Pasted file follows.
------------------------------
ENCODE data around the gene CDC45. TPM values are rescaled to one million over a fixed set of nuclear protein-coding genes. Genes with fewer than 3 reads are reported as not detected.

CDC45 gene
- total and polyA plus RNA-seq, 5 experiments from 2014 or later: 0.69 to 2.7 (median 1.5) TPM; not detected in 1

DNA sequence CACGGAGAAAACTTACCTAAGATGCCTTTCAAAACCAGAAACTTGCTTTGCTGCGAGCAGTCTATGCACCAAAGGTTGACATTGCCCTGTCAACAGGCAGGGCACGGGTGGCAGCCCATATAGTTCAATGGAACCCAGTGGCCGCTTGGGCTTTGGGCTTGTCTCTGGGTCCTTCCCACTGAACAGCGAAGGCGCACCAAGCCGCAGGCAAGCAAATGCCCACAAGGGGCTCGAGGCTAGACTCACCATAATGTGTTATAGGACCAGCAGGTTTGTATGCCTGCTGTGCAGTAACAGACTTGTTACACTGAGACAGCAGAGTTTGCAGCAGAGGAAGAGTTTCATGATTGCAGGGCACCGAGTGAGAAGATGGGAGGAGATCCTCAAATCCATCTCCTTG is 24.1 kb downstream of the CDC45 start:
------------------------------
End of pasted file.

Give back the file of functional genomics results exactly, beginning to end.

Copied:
ENCODE data around the gene CDC45. TPM values are rescaled to one million over a fixed set of nuclear protein-coding genes. Genes with fewer than 3 reads are reported as not detected.

CDC45 gene
- total and polyA plus RNA-seq, 5 experiments from 2014 or later: 0.69 to 2.7 (median 1.5) TPM; not detected in 1

DNA sequence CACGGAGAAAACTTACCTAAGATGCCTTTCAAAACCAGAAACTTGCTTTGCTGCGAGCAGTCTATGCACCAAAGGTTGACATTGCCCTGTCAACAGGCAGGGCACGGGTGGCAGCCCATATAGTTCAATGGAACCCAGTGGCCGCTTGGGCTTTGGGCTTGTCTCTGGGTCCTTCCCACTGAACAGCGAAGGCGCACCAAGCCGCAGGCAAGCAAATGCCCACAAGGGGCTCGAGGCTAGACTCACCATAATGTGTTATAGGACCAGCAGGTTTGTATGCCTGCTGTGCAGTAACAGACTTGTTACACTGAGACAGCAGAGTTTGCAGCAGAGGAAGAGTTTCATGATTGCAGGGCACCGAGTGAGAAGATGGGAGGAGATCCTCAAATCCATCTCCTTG is 24.1 kb downstream of the CDC45 start: